In London, a real-estate scam puts millions of pounds up for grabs, attracting some of the city's scrappiest tough guys and its more established underworld types, all of whom are looking to get rich quick. While the city's seasoned criminals vie for the cash, an unexpected player -- a drugged out rock 'n' roller presumed to be dead but very much alive -- has a multi-million dollar prize fall into...
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A botched card game in London triggers four friends, thugs, weed-growers, hard gangsters, loan sharks and debt collectors to collide with each other in a series of unexpected events, all for the sake of weed, cash and two antique shotguns.
A case of mistaken identity lands Slevin into the middle of a war being plotted by two of the city's most rival crime bosses: The Rabbi and The Boss. Slevin is under constant surveillance by relentless Detective Brikowski as well as the infamous assassin Goodkat and finds himself having to hatch his own ingenious plot to get them before they get him.
A young man who was sentenced to seven years in prison for robbing a post office ends up spending three decades in solitary confinement. During this time, his own personality is supplanted by his alter-ego, Charles Bronson.
Lenny Cole, a London mob boss, puts the bite on all local real estate transactions. For substantial fees, he's helping Uri Omovich, a Russian developer. As a sign of good faith, Omovich loans Cole a valuable painting, promptly stolen off Cole's wall. While Cole's men, led by the dependable Archie, look for the canvas, three local petty criminals, the Wild Bunch, steal money from the Russian using inside information from his accountant, the lovely Stella. Meanwhile, a local drug-addled rocker, Johnny Quid, is reported drowned, and his connection to Cole is the key to unraveling the deceits and double crosses of life in the underworld. Written by
The movie makes recurring use of the Black Strobe song "I'm a Man" in the soundtrack. Black Strobe became famous in the 1990s for their song "Me and Madonna", referring to the famous singer, Guy Ritchie's former wife. See more »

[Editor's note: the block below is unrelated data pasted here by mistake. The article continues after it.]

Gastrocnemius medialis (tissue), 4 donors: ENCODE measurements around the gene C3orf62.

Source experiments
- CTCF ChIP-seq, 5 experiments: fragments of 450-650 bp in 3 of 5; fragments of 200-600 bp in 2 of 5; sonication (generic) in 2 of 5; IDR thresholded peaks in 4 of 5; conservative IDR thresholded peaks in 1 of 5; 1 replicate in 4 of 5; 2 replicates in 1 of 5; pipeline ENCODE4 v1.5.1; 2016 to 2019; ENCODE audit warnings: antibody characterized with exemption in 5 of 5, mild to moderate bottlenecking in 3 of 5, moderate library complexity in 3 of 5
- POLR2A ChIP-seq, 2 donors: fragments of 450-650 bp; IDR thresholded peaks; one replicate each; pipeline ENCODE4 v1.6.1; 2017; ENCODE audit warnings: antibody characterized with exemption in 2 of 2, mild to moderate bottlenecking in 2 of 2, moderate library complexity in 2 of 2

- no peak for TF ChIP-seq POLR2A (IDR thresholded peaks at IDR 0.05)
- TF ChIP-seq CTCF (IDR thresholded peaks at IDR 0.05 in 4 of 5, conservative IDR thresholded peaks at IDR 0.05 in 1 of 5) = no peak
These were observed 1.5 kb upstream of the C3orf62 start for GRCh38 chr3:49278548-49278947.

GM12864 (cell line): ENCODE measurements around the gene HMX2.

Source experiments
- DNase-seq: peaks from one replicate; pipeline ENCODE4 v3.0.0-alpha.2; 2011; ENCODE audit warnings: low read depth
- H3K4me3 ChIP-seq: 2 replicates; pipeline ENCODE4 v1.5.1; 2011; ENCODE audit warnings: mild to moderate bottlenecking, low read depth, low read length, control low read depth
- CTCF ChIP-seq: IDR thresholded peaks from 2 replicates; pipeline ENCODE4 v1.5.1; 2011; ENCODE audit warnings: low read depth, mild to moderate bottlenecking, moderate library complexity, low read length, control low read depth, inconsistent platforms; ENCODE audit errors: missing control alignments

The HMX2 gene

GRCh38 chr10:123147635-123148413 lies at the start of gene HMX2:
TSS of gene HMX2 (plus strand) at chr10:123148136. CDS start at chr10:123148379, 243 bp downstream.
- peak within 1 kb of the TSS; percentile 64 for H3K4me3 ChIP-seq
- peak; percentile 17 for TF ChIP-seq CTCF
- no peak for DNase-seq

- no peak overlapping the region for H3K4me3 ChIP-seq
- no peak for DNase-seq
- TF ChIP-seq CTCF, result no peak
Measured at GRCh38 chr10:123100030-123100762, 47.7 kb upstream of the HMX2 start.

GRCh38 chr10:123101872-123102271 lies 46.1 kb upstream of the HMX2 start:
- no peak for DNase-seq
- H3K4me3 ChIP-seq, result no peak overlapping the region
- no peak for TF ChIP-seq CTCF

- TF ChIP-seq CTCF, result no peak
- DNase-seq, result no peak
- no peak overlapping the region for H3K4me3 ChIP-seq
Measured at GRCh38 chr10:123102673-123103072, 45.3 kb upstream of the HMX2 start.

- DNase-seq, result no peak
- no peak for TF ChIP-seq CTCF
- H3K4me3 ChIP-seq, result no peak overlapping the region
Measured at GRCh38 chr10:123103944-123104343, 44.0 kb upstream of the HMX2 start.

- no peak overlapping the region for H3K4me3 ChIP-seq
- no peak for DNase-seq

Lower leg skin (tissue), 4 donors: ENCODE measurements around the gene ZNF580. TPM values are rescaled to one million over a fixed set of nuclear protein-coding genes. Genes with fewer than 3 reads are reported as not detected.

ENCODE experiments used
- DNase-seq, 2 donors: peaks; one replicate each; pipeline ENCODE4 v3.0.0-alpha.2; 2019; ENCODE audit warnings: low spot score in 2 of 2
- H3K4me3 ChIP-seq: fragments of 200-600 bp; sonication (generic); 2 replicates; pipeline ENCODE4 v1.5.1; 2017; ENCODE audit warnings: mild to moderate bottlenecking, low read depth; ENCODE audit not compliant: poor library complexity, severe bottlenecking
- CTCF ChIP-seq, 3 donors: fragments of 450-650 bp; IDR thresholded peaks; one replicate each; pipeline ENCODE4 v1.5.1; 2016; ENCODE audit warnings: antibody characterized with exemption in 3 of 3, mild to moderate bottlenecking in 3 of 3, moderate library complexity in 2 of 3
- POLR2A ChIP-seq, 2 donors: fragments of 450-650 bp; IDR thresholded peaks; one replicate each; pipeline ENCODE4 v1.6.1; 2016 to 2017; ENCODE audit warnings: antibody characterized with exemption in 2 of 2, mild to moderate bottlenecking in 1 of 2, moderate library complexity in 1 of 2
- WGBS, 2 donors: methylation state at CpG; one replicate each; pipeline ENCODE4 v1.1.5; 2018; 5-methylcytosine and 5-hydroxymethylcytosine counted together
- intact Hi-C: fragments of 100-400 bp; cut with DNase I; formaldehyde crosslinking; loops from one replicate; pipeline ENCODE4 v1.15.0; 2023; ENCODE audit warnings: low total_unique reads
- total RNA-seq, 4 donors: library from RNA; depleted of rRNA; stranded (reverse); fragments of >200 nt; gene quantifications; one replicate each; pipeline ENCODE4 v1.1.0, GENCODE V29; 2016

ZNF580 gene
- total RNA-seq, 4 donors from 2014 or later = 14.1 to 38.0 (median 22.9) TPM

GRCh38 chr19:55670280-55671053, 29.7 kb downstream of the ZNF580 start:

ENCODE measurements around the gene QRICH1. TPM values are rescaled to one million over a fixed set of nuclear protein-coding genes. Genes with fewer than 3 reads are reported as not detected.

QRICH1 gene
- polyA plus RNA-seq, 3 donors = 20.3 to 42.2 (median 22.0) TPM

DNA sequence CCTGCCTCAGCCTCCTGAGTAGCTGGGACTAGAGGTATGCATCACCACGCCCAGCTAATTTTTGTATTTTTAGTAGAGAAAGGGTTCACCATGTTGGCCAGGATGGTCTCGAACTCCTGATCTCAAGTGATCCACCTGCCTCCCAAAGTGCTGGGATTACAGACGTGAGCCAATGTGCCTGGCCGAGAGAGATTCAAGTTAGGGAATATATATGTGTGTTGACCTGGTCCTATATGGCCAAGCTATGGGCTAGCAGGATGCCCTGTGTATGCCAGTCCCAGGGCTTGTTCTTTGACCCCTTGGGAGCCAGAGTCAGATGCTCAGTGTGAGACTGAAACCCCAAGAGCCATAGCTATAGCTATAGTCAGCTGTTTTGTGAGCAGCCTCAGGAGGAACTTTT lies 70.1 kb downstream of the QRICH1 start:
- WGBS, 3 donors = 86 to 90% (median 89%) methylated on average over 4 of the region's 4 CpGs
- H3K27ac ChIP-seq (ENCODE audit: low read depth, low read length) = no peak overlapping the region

Majority of the Russian lines in the movie don't correspond to the translation shown. Mostly the overall approximate meaning of a passage or dialogue is preserved, but even that is not always the case. See more »
People ask the question... what's a RocknRolla? And I tell 'em - it's not about drums, drugs, and hospital drips, oh no. There's more there than that, my friend. We all like a bit of the good life - some the money, some the drugs, others the sex game, the glamour, or the fame. But a RocknRolla, oh, he's different. Why? Because a real RocknRolla wants the fucking lot.
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There is a scene in the closing credits: the complete scene of One Two dancing with Handsome Bob at the gay bar. See more »
Incredibly funny and yet very powerful.. Guy Ritchie has done it again!!
This is a typical Guy Ritchie film. With a wide range of characters and some very powerful performances to random shots making you wonder where the story is headed but just in time to converge in one final showdown leaving you with just word.. WOW!! I can't help but compare it to SNATCH..as they are similar in so many ways...but SNATCH was much more intense, funny and a better script.
Some very fine performances from Gerard Butler from 300, Tom Wilkinson from Michael Clayton but what really surprised me was outstanding performance by Toby Kebbell. His subtle dialogue and crazy laughter really spells horror and magic at the same time. The story takes you through the world of mafia and spins all dramatic sequences with blood, deceit and loads of humor. The scene where Gerard and his gang escape from the two Russian militants... that scene made me laugh like crazy.
I just loved this movie and i can't wait to see the sequel.
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